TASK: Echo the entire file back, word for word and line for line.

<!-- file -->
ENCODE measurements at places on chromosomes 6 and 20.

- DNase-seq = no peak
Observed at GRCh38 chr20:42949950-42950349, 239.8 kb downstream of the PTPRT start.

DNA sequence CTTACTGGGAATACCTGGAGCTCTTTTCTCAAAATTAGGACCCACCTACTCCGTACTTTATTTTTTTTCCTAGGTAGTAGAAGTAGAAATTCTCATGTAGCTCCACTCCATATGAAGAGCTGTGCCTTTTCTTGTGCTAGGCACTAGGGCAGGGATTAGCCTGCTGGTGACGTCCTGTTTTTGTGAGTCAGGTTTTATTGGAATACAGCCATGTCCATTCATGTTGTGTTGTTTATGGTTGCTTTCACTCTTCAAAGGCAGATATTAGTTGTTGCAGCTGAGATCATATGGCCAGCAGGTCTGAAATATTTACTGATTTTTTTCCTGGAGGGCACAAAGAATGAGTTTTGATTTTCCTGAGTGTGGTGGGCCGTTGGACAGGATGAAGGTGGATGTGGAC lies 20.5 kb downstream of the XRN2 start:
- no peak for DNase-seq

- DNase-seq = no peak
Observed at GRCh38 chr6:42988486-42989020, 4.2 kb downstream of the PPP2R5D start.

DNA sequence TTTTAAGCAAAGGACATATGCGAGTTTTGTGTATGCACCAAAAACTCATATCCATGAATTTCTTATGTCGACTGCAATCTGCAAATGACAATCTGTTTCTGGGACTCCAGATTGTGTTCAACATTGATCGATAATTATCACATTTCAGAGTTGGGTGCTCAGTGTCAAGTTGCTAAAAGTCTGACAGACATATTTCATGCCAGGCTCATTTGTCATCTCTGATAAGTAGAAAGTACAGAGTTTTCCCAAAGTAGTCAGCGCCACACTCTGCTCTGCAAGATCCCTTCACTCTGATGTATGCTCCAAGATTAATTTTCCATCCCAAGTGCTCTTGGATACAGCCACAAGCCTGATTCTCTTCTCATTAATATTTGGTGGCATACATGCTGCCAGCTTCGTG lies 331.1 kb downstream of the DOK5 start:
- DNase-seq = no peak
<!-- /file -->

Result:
ENCODE measurements at places on chromosomes 6 and 20.

- DNase-seq = no peak
Observed at GRCh38 chr20:42949950-42950349, 239.8 kb downstream of the PTPRT start.

DNA sequence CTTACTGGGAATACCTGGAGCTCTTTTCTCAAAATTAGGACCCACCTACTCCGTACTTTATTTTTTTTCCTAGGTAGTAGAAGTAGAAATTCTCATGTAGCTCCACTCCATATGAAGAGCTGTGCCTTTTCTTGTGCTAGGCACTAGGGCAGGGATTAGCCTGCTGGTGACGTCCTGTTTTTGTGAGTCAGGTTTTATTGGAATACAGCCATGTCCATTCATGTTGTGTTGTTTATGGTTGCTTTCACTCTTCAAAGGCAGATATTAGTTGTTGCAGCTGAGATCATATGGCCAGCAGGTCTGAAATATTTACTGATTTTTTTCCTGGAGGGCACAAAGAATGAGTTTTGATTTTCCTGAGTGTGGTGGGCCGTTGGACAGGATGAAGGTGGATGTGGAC lies 20.5 kb downstream of the XRN2 start:
- no peak for DNase-seq

- DNase-seq = no peak
Observed at GRCh38 chr6:42988486-42989020, 4.2 kb downstream of the PPP2R5D start.

DNA sequence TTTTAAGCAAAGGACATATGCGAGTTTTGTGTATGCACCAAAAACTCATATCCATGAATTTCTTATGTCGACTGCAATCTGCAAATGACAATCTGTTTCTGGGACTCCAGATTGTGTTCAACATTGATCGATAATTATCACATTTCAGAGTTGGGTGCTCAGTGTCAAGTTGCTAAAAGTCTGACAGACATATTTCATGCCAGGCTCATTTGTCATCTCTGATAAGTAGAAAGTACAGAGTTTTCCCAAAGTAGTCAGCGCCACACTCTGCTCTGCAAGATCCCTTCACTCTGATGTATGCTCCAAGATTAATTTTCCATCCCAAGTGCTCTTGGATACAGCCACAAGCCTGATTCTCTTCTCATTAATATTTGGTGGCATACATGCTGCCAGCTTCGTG lies 331.1 kb downstream of the DOK5 start:
- DNase-seq = no peak